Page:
Image compliments of CDC.
Michigan 05/17/16 wwmt.com: A new tick species is spreading throughout Michigan. Entomologists say the Lone Star tick is relatively new and can spread diseases like the Rocky Mountain spotted fever, tularemia and can cause tick paralysis. Experts are also warning of increase tick activity during the warmer months. This is because of the resurgence in the white-tailed deer and wild turkey populations which can serve as hosts for the ticks. – See http://wwmt.com/news/local/new-tick-spreading-in-michigan
New Mexico 05/17/16 kcbd.com: State health officials say a 30-year-old man from San Juan County has died of hantavirus. New Mexico Department of Health officials also announced Tuesday that an 84-year-old man from Santa Fe County currently is hospitalized with hantavirus. It’s the third and fourth cases of hantavirus in New Mexico this year. An environmental investigation will be conducted at each patient’s home to help reduce the risk to others. Hantavirus is a deadly disease transmitted by infected rodents through urine, droppings or saliva. Authorities say the deer mouse is the main carrier for the hantavirus strain found in New Mexico. – For complete article see http://www.kcbd.com/story/31998276/state-health-dept-san-juan-county-man-dies-of-hantavirus
Chronic Wasting Disease (CWD):
Pennsylvania 5/12/16 pennlive.com: by Marcus Schneck – In announcing that a record 12 white-tailed deer were found to be infected with chronic wasting disease in 2015, the Pennsylvania Game Commission said targeted removal of deer may be on the table as it considers options to fight the spread of the disease. The commission outlined possible “active control measures” that could involve targeted removal of deer in locations where CWD-positive animals have been found. The 12 free-ranging deer with CWD were found in Disease Management Area 2, which last year covered all or parts of Bedford, Blair, Cambria, Fulton, Huntingdon and Somerset counties, but has now been expanded by 437 square miles. Special rules regarding the hunting, transport and feeding of wild deer apply within all DMAs. CWD is an always fatal neurological disease of white-tailed tree and other members of the deer family. – For complete article see http://www.pennlive.com/pa-sportsman/2016/05/with_deer_disease_doubling_in.html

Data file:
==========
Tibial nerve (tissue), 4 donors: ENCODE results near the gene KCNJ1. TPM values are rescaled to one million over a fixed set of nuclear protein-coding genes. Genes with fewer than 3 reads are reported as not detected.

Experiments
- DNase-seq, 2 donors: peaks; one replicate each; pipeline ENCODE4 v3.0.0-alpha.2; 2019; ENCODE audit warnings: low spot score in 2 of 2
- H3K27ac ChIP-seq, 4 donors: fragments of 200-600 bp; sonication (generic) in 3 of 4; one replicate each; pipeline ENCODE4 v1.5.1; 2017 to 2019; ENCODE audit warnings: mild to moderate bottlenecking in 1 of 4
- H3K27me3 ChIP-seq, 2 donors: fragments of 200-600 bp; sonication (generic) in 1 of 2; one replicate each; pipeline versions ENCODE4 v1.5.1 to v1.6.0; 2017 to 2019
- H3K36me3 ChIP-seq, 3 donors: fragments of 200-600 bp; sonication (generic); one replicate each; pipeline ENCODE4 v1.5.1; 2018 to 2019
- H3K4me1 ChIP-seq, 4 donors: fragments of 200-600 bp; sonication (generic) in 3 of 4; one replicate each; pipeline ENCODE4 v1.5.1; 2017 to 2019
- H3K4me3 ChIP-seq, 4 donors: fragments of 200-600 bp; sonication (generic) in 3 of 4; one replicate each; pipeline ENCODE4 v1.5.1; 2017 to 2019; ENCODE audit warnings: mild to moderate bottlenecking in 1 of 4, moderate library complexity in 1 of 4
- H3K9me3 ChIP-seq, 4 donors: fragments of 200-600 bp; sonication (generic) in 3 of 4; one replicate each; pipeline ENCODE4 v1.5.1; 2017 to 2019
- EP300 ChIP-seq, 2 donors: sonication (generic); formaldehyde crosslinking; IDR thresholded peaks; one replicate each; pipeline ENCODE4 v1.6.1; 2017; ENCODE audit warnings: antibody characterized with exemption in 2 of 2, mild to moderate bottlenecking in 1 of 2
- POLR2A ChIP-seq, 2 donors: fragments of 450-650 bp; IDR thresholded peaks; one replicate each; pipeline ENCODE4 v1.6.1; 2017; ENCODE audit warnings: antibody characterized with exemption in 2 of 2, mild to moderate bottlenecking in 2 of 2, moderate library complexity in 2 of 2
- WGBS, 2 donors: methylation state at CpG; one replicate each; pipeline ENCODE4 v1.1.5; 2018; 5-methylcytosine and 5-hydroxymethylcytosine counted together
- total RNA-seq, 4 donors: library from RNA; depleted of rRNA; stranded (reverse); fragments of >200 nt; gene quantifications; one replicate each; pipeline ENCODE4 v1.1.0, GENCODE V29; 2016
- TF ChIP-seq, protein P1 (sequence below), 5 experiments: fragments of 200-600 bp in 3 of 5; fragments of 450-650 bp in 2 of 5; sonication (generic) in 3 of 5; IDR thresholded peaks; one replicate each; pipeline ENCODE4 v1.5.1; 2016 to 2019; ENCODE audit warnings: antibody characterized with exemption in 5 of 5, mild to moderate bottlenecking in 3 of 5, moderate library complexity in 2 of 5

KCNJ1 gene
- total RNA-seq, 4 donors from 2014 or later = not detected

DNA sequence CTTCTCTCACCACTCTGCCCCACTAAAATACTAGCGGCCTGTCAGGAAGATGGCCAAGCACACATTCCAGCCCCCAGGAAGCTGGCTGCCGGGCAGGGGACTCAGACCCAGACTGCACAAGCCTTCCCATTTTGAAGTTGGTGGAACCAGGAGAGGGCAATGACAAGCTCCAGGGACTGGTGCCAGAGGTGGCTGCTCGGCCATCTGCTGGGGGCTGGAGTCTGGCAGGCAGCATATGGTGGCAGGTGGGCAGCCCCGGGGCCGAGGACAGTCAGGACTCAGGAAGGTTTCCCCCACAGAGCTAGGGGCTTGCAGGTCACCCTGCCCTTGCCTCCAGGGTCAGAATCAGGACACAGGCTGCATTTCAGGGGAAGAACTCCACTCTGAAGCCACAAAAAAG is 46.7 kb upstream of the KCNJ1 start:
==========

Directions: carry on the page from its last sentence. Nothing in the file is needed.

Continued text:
North Carolina 5/12/16 wlos.com: by Krystyna Biassou & Rex Hodge – A backcountry camping area in the Great Smoky Mountains National Park is closed after a bear attack on a hiker. Rangers say 49-year-old Bradley Veeder of Las Vegas was bitten on his leg late Tuesday night while sleeping in his tent near the Spence Field shelter. That’s along the Appalachian Trail. Fellow hikers rendered aid. “He had 2 puncture wounds on his leg and we just did some First Aid, wrapped it up, called the park rangers, let them know it wasn’t life-threatening. They came in on horses in the morning and picked him up and brought a horse for him to ride down,” says Derek Roecklein. Veeder, an Appalachian Trail thru-hiker, was transported out of the backcountry by horseback and taken to Blount Memorial Hospital by Rural Metro Ambulances Service on Wednesday. The bear initially ran off, but returned and tore up two tents. – For video and complete article see http://wlos.com/news/local/shelter-closed-after-bear-bites-sleeping-hiker
Virginia 5/13/16 scnow.com: Five people have been referred to their health care providers for consultation after potentially being exposed to rabies in the Lynchburg area of Lee County by a stray dog that tested positive for the disease, the Department of Health and Environmental Control (DHEC) reported Friday. The stray dog began showing neurological symptoms and was submitted to DHEC’s laboratory for testing on May 9. Rabies was confirmed in the dog on May 11. During care and handling of the dog, a total of five people were potentially exposed. It is unknown how the dog contracted the rabies virus, however, bite wounds were discovered on the animal. In addition, five pet dogs were potentially exposed to the rabies virus by the stray dog. None of these pets was current on its rabies vaccination and is required to undergo a 180-day quarantine period or be euthanized per the Rabies Control Act. – For complete article see http://www.scnow.com/news/local/article_ed05db96-1944-11e6-9e7c-4f06dc166821.html